September 21, 2012


I am not a runner.

Dating an avid runner pushed me to start running.  Marrying that running man forced me to continue the despicable sport.  But, I remained a non-runner.

I ran alongside him as he trained for marathons.  I was never fast, never ran too long, but enjoyed being with him.

One summer he was gone and running finally became mine.  I ran for the solace.  The kids and I made a funny parade of four bicycles and a jogging stroller.  I trailed in the back, panting, and reveling in my solace.  I trained that summer to run in a marathon relay.  Not too far, not too fast, and just for fun.  For me.

Each summer I have trained for the same race.  I trained because my relay buddies were counting on me.  By the end of the summer, I would find myself looking forward to my long runs.  Seeking solace.

Last year, I ran the longest leg of the relay.  Still not a runner, finishing eight miles felt like an accomplishment.  This year I purposed to train for the half-marathon.  Early in the spring I hurt myself and each step felt like a knife stabbing into my heel.  I kept running.

I visited a doctor, stretched, and kept running.  The pain in my foot at the end of the day was terrible, but I needed to run.

Burdens weighing heavily on my shoulders fall off as I run.  It's just God and me. The running and pleading in the early morning darkness is where I leave those heavy burdens.  I leave them where they belong, at the feet of the One who is able to carry them.  As my feet hit the pavement, I thank Him.

My great-grandmother passed away this summer.  She was 98 years old.  A formidable woman who had been born on the brink of World War I.  She outlived two of her five children and her husband.  She lived alone in a house built before she was born, at the end of a road that bears her name.  My husband once commented that she was the only family member who shared the same eye color as my sisters and me.  Her death was somewhat expected, but still heartbreaking.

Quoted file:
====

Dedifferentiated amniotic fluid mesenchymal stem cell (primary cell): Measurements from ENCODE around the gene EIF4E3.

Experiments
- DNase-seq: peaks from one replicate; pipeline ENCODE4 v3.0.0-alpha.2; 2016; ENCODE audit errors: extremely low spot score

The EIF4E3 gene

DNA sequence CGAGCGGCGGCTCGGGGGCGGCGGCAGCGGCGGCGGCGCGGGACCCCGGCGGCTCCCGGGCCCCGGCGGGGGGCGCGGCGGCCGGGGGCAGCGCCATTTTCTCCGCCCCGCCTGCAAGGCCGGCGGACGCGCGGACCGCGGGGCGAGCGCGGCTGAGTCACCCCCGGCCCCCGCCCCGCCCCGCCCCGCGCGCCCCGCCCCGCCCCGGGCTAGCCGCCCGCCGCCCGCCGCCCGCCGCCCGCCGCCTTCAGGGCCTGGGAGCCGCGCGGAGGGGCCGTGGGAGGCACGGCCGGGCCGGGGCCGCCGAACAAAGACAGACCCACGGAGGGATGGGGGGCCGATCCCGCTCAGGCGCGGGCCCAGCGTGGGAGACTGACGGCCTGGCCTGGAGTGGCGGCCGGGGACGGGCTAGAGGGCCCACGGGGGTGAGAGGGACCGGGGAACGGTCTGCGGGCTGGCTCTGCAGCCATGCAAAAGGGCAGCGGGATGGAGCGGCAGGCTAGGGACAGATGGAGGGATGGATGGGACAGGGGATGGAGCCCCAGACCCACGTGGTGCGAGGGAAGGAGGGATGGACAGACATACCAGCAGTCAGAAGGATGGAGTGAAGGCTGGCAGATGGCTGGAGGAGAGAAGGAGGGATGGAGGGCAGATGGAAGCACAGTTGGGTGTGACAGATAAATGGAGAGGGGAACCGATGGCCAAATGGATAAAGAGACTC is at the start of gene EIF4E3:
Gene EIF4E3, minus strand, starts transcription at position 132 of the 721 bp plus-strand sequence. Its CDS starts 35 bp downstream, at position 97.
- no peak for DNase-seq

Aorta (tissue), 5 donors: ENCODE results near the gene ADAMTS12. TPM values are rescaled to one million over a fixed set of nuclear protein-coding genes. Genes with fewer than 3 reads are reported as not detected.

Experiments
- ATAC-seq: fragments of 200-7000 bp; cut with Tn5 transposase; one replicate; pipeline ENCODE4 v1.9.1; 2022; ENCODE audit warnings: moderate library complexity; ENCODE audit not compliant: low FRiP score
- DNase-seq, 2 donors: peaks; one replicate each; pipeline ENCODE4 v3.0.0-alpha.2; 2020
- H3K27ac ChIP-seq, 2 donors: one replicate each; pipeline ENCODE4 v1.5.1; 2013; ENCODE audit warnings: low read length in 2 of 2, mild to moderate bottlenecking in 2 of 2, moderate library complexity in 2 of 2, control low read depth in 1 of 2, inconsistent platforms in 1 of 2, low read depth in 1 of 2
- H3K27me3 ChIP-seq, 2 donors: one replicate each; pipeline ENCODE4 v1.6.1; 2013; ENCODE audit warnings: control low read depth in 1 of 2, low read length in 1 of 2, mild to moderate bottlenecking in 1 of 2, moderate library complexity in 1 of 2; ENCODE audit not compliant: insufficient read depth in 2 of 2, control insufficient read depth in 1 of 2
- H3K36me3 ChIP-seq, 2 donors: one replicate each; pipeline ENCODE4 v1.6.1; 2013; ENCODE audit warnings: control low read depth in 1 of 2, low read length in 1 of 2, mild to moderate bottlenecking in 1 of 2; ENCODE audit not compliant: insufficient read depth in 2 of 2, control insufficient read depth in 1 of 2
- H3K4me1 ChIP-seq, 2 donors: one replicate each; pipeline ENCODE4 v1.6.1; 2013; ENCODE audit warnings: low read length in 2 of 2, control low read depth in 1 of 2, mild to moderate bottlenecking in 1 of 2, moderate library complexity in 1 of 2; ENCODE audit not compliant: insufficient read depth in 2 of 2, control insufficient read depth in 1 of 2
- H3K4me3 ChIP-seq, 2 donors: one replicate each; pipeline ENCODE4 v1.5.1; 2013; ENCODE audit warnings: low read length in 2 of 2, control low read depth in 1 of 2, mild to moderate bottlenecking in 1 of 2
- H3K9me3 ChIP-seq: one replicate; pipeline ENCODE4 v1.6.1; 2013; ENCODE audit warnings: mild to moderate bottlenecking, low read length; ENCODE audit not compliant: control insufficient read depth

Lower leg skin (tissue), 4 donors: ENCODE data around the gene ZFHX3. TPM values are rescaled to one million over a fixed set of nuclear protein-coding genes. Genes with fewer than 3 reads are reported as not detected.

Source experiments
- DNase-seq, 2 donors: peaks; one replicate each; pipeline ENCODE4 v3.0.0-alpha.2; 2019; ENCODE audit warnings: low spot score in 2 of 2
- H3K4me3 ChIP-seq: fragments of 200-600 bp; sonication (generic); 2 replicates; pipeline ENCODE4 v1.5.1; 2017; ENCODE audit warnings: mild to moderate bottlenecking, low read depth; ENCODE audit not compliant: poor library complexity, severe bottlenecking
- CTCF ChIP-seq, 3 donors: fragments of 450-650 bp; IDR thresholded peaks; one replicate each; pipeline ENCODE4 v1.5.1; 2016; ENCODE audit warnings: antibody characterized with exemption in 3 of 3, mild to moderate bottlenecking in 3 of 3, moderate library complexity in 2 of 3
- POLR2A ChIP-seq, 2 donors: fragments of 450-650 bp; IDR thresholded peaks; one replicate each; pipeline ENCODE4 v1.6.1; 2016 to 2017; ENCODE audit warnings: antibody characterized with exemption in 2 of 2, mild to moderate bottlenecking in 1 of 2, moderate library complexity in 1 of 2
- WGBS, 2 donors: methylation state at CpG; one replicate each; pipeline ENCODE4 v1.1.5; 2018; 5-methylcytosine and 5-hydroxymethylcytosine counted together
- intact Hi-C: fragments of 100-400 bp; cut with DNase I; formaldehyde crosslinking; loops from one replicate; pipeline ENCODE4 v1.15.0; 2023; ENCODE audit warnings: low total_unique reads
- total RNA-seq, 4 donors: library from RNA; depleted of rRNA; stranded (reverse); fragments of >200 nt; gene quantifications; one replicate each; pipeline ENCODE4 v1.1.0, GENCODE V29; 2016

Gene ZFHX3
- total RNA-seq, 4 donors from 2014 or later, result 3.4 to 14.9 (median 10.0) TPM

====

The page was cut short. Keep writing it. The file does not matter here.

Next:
In planning our trip to the funeral, I became overwhelmed.  I needed to be alone, so I put on my shoes and ran.  I thought about my Great-Grandma and the life that she lived.  I prayed for my Grandma, her daughter, who would miss her mother.

Last week, I finally registered for the half-marathon.  I realized that maybe a runner is simply someone who wants to run, whatever their reason.  

September 18, 2012

Bean Finale

At the end of the 'bean experiment', no one mentioned all of the bean consumption that had been going on around the house.  That, in and of itself, is a successful experiment.

I mentioned to Seth that he might want to read my blog during some downtime this week.  I piqued his interest by saying, "I've been doing a little experiment."

That guy, I couldn't believe it, said, "Did it involve beans?"

I just fed a family of seven for almost a week for about $20!  That's $12 for bean dinners and lunches, and another $8 for breakfast (eggs and spinach smoothies).  Our pizzas on Friday night cost more than our entire week!  If I took this little unscientific experiment and applied it--really applied it--we could potentially cut our food budget by 75%.

I enjoy eating a lavish meal, but at what expense?  If our eating habits prevent us from doing more good for others, then we need to change.  Perhaps for your family that change may be dramatic, perhaps it will be something that they won't even notice.  My crazy bean-eating week proved that my family really doesn't notice what I'm feeding them!

The weighty conclusion of this silly experiment:  we are going to make some changes and use them to benefit others.  Money that we ate will now be money we can spend on more important things.

September 15, 2012

Black Bean Du Jour

Last night was a complete cheat.  We always have pizza on Fridays.  I thought I could serve beans, until I made a date to do some chemistry tutoring.  I didn't think serving a high school senior beans with a side of chemistry would be nice.  So, we had pizza.  My sincerest apologies to everyone for being a cheater pants!

Today, to make up for last night, I made black bean soup for lunch.  Pretty simple recipe without cheats: beans, peppers from the garden, and GARLIC.  I would give that another $2 price tag.

I threw the leftover soup into the food processor for dinner.  We had some cheese (counts if I already had it, right?) and chips, and I wowed everyone with black bean nachos.  I'm not going to say this meal was free, since I had to add to it--not enough leftover soup for a family of seven.  It was completely my fault, as I was hardly lucid as I prepared the soup and didn't quadruple everything.  Nevertheless, I would put our meal at about $5.